I'm trying to write a bootloader for an STM32F4xx (currently for the STM32F429 discovery board). My application should start at address 0x08020000 while the bootloader starts at 0x08000000 (start of flash).

I created the application with CubeMX, changed the FLASH ORIGIN in the linker file to 0x08020000 and the VECT_TAB_OFFSET to 0x20000 in the system_stm32f4xx.c file (this changes the VTOR to 0x08020000). My application just blinks a LED and works as expected at this new address when started from the IDE.

while(true) {
    HAL_GPIO_TogglePin(GPIOG, GPIO_PIN_13);

Instead of writing the bootloader immediately (actually I did that and it didn't work) I used the ST-Link utility and did a few things: I verified that everything, beside the application, is erased (0xff). I reset the CPU and manually set the PC to 0x08021924 (this is the Reset_Handler according to the map file from the application). When I slowly step/run through the application, I can see the following: The SP is corretly written (as this is part of startup assembler code from CubeMX). The VTOR is corretly set to 0x08020000 (I read out the SCB manually at address 0xE000ED00, the 3rd value is the VTOR) and after some time the application loops inside the HAL_GetTick & HAL_Delay function (I read out the PC an compared it to the map file). I even see that the application reads the uwTick (at address 0x20000020 in my case), which is never increased, and therefore the HAL_Delay loops forever. so my conclusion is:

The interrupts seem to not work correctly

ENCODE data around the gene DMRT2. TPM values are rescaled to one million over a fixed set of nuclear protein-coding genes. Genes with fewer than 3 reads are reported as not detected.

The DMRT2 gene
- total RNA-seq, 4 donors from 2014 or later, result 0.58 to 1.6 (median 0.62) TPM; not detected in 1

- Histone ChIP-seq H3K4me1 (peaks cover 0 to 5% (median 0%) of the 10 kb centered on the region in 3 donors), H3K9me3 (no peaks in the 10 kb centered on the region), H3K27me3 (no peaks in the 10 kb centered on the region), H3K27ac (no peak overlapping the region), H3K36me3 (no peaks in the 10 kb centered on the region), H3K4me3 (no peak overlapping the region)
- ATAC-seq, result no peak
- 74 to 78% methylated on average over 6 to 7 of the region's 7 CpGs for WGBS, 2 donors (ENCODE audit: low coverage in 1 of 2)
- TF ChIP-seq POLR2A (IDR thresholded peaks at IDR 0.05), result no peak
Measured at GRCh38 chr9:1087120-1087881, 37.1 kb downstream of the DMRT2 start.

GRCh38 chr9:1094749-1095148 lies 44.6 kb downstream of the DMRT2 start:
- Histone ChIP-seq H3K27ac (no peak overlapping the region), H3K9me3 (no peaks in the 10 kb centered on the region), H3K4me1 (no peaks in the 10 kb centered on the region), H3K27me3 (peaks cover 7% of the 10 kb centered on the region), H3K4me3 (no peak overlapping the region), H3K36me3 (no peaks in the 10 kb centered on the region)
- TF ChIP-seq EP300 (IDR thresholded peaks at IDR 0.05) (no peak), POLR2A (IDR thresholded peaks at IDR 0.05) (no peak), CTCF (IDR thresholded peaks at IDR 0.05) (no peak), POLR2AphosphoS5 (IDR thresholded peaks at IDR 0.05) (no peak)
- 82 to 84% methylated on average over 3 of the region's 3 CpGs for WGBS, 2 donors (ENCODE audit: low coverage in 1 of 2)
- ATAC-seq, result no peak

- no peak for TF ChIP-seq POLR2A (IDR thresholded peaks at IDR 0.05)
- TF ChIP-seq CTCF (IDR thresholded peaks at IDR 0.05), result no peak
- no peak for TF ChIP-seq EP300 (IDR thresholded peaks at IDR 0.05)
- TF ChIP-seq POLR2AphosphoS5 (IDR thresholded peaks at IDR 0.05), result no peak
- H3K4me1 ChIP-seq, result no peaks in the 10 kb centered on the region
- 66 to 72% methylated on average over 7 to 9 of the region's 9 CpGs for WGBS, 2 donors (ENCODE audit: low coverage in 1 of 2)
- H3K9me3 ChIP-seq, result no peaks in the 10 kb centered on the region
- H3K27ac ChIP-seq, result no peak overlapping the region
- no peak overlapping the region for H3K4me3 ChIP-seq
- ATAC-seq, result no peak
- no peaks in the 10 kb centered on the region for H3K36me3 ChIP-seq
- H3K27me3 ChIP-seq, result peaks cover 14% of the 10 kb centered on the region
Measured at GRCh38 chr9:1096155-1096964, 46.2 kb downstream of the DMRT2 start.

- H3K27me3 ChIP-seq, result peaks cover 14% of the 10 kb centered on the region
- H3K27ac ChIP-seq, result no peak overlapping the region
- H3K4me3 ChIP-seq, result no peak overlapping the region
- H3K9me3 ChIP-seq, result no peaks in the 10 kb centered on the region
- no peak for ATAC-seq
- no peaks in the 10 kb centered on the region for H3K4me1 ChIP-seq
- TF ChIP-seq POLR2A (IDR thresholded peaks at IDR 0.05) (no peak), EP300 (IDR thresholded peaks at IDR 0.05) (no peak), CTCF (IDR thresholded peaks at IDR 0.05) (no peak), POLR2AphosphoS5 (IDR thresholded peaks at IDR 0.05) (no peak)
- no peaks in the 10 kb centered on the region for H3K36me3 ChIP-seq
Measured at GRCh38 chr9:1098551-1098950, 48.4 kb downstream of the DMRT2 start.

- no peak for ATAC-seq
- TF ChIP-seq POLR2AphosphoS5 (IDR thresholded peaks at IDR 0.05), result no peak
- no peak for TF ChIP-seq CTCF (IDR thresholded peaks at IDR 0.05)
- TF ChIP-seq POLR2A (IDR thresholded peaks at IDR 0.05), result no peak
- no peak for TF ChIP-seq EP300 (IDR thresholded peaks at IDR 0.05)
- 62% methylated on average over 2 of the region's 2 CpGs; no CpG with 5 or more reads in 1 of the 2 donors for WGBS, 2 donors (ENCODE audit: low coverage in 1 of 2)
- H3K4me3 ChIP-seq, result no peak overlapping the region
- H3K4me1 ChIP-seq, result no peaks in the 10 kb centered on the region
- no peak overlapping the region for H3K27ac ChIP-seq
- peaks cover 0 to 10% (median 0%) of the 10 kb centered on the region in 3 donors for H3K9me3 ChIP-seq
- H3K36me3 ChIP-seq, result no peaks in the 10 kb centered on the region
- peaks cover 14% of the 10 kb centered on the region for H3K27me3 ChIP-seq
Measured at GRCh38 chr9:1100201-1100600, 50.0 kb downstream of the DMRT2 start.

in this case the SysTick ... Despite a correct VTOR and the application seems to run fine. When I replace HAL_Delay with a Busy_Delay (which just consists of a loop of millions of NOP), the LED blinks. When I start it manually through the mentioned method (or a manually written bootloader with jumps to the correct address) then the application runs normally (because quite likely nothing depends on interrupts in this short example).

What I'm missing to write a working bootloader (with working interrupts)?

  • \$\begingroup\$ Have you tried searching the STM32 Forum? I'm not sure but I think similar questions have been asked and answered there a number of times. \$\endgroup\$
    – Tut
    Commented Oct 24, 2017 at 18:15
  • 1
    \$\begingroup\$ You're right the forum is full of this kind of questions, but many of them unanswered and was unable to find a solution to my particular problem so far, or some people have similar problems and circumvent it. \$\endgroup\$
    – Freya Thor
    Commented Oct 24, 2017 at 21:53

1 Answer 1


I think I found a missing link myself.

Instead of jumping to the Reset_Handler itself, jumping to the Reset_Handler + 1 helps. This sets the LSB to 1 an gives an indication that it is thumb code. For the IRQ handlers it is documented in the ARM Information Centre.

Most (if not all) jumps in the generated code from C have an LSB 0 of zero (and interrupts still work), I don't understand fully why it is necessary to set the LSB in my case. Perhaps: Normally the jumps are relative (but inside the debugger translated into addresses with an LSB of 0) but the jump to the bootloader is an address which is loaded with a register first and than jumped too.


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